The Ministry of Defence have now confirmed that Protector will be a derivative of the MQ-9 Reaper.

The Protector programme will see the UK acquire at least 20 Remotely Piloted Air Systems to replace Reaper and has taken the place of the RAF’s Scavenger programme.

Scavenger sought to supply a medium-altitude, long-endurance aircraft.

As reported here by Flight Global, Air Cdre Peter Grinstead, head of UK unmanned air systems at the MoD confirmed at the Royal Aeronautical Society’s president’s conference that Protector will be a new version of the Reaper:

“The programme we are running… a decision will not be made until March,” he says. “It will be an upgrade of the Reaper Block 1 with extra capability.”

Flight Global add that more details are at the Main Gate decision in March.

The UK currently operates the MQ-9 Reaper, it is an unmanned aerial vehicle developed by General Atomics. The MQ-9 is referred to by the RAF as a Remotely Piloted Air System to indicate their human ground controllers. It is armed with Hellfire missiles.

According to Justin Bronk, as quoted by the FT:

“Reaper offers much greater persistence over potential targets than fast jets like Tornado. They are better suited to maintaining observation over known combat zones where no pre-identified fixed targets exist and they offer more time over target to ensure targets are correctly identified. Pilots can talk about the picture in front of them with intelligence and even legal personnel face to face before striking, which is impossible in a fast jet.”

In October last year, the Ministry of Defence announced the deployment of Reapers in Operation Shader, the first occasion the UK used its Reapers outside of Afghanistan. The number of aircraft wasn’t disclosed at the time but it’s expected that more were moved to the Middle East as the UK withdrew them from Afghanistan. Their primary purpose is to provide surveillance support and situational awareness to coalition forces.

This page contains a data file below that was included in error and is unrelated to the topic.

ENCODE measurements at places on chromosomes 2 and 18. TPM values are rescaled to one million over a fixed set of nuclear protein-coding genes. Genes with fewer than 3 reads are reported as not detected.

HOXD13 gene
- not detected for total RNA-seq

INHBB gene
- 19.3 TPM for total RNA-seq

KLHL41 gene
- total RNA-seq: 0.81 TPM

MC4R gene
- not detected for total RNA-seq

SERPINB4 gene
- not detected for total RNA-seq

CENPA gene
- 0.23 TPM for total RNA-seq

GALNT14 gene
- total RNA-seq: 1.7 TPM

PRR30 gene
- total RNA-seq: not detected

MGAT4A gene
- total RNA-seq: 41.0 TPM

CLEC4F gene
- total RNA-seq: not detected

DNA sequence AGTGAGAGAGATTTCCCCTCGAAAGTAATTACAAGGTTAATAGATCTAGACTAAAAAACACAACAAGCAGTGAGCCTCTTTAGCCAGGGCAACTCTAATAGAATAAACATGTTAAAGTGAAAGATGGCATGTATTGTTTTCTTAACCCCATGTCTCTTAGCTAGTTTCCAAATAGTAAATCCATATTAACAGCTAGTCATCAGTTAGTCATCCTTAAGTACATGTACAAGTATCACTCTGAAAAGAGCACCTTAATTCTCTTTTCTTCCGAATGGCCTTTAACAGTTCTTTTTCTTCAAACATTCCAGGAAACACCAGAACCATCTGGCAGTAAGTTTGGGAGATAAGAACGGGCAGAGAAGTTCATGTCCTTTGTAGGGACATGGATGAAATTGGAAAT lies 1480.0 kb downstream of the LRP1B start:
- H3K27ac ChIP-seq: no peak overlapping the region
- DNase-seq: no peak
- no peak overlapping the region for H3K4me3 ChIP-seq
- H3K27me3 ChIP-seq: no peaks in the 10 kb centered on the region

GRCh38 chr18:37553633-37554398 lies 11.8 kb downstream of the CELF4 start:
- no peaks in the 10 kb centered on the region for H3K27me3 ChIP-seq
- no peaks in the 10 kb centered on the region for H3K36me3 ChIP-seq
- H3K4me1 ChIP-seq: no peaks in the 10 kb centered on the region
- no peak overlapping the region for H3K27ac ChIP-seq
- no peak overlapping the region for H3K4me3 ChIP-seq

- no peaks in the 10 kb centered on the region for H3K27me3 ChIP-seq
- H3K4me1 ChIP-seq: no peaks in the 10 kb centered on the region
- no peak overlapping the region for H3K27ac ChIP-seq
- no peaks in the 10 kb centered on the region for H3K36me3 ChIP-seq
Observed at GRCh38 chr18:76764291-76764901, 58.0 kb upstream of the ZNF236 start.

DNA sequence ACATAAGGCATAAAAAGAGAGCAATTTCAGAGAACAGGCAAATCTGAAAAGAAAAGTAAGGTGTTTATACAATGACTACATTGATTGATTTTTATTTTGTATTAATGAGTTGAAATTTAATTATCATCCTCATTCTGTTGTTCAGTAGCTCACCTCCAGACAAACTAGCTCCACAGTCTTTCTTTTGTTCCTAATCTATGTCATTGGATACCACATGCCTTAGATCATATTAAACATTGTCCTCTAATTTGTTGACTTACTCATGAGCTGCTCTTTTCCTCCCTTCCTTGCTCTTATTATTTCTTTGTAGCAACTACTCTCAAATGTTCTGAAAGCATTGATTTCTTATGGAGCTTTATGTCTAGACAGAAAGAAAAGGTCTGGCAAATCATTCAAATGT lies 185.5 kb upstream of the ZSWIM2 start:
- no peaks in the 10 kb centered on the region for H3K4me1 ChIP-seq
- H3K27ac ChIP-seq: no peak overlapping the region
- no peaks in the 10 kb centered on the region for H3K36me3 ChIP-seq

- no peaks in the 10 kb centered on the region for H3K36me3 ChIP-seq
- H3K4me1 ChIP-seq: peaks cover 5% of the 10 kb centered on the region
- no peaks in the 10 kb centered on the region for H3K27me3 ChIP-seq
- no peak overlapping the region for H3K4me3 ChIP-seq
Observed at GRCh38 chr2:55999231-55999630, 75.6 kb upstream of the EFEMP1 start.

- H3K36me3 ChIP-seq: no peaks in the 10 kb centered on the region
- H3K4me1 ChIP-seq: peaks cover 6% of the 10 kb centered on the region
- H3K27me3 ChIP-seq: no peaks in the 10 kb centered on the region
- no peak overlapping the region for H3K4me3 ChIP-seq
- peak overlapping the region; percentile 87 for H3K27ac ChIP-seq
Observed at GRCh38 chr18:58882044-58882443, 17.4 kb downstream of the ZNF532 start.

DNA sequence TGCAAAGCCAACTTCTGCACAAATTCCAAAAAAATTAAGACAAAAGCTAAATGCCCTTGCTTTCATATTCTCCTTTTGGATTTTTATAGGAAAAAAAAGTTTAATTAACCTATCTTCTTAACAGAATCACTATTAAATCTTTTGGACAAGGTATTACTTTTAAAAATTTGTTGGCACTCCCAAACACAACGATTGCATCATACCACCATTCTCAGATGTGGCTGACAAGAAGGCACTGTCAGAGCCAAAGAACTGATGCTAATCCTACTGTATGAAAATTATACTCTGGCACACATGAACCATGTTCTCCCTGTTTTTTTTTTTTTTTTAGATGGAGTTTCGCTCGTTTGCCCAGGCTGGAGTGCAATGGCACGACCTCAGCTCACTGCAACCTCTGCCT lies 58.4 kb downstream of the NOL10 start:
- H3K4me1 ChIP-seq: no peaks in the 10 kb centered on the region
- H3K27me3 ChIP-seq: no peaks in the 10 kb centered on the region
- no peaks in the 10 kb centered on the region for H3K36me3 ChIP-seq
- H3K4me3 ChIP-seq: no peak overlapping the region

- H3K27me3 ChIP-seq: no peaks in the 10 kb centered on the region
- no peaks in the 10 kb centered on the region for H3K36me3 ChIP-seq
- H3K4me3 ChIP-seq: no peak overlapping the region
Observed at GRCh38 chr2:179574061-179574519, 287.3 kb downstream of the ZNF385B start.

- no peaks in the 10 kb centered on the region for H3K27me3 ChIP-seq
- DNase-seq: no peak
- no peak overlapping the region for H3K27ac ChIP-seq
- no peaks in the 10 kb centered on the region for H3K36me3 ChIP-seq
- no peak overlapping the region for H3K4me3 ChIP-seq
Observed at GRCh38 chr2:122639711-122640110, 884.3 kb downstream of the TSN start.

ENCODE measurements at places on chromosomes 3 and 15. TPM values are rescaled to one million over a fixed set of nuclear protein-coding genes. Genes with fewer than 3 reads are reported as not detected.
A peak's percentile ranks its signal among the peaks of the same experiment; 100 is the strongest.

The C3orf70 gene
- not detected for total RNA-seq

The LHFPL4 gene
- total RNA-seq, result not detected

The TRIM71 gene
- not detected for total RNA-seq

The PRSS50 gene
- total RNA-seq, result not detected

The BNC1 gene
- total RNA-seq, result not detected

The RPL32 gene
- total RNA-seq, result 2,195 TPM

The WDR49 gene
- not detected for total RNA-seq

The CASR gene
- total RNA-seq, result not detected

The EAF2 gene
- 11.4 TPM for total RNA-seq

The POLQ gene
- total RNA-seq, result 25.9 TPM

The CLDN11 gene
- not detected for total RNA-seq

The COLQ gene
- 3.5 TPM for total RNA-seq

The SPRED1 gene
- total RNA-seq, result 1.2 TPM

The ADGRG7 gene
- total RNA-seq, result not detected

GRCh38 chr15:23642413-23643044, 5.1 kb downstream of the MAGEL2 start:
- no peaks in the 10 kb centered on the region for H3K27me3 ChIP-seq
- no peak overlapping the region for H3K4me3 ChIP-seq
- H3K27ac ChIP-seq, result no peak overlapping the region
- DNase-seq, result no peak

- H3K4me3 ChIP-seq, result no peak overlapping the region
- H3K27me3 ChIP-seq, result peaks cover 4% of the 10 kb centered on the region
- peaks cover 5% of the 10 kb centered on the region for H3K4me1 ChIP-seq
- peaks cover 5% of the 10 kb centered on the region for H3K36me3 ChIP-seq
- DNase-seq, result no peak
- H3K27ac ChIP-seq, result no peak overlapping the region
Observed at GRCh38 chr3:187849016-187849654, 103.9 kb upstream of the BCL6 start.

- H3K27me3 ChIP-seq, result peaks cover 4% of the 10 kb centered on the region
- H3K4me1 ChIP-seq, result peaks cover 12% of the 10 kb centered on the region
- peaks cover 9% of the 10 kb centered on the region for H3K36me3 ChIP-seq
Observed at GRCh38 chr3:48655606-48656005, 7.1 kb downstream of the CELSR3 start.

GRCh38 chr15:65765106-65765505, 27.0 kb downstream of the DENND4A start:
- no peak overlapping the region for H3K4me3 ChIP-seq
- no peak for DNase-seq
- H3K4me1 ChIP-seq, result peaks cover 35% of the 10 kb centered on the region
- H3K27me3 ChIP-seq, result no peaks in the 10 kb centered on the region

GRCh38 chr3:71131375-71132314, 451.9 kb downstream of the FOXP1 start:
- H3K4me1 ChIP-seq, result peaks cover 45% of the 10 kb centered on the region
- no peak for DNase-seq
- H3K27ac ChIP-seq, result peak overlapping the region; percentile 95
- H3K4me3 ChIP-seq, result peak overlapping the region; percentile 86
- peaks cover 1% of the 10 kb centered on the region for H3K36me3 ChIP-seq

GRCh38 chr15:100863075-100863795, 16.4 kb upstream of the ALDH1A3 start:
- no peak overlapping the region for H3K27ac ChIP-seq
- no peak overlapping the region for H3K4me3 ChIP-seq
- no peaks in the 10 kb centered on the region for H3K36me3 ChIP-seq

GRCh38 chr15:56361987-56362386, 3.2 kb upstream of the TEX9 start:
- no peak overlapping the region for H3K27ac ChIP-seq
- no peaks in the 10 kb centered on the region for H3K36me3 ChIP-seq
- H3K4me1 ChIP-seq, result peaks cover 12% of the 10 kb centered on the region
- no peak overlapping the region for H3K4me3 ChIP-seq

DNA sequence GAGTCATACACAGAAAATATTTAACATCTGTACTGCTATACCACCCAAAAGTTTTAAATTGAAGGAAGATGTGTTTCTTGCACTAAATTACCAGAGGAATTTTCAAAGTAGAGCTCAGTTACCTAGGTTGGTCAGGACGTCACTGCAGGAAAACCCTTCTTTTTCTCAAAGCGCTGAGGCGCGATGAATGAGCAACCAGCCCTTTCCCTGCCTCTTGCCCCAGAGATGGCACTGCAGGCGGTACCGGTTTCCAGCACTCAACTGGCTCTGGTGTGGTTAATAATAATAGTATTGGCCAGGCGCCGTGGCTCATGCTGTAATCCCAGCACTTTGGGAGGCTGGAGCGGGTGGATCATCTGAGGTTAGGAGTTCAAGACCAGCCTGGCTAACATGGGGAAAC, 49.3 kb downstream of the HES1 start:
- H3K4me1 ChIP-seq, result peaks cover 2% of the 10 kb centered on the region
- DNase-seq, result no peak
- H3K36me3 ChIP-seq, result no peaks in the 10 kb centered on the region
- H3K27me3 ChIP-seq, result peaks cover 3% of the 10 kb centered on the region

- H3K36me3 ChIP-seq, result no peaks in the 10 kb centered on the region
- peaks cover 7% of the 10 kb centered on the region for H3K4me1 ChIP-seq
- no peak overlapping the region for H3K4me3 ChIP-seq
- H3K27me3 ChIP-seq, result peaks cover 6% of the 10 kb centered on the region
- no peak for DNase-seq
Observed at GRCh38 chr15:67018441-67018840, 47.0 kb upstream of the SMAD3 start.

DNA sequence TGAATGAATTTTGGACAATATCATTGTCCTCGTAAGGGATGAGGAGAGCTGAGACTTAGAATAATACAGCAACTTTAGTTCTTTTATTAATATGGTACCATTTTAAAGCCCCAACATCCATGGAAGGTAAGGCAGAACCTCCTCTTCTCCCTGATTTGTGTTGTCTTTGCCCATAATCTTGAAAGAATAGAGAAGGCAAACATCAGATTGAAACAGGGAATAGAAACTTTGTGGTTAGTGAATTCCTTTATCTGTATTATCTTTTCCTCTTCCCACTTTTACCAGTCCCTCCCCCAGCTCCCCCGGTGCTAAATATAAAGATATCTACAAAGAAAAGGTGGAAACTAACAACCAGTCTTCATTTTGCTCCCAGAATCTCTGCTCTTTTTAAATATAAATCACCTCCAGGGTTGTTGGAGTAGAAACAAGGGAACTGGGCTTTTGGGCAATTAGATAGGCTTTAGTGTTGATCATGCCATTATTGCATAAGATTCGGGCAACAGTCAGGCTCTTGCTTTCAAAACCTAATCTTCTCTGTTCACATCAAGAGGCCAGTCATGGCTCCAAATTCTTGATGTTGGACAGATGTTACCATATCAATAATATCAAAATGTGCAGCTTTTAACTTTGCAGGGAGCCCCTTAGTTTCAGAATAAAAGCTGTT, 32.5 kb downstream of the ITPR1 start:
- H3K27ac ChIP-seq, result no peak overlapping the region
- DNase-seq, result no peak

UK Reaper’s were at first flown from Creech in Nevada, but since 2013 they have been flown from RAF Waddington by 13 and 39 Squadrons.

George has a degree in Cyber Security from Glasgow Caledonian University and has a keen interest in naval and cyber security matters and has appeared on national radio and television to discuss current events. He also works for the NHS. George is on Twitter at @geoallison
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Michael Hynes
Michael Hynes
6 years ago

20 would be enough, going by the USAF CONOPS, to provide a rotation of 5 combat air patrols. What’s needed is CAA approval to fly in UK airspace: then we could see the mission set expand to supplement maritime patrol and SAR operations. I think we should be buying at least 50, and establishing ourselves as the premier unmanned aircraft operator in Europe. Perhaps MoD are waiting on the Taranis trials before deciding on a next-gen UCAV that can operate in a contested environment. Reapers are all fine and dandy when there is no one shooting back.

mike saul
mike saul
6 years ago

Thankfully the UK has opted for the low risk option this time, 20 is more than adequate for our needs. For once the MOD gets a procurement decision right.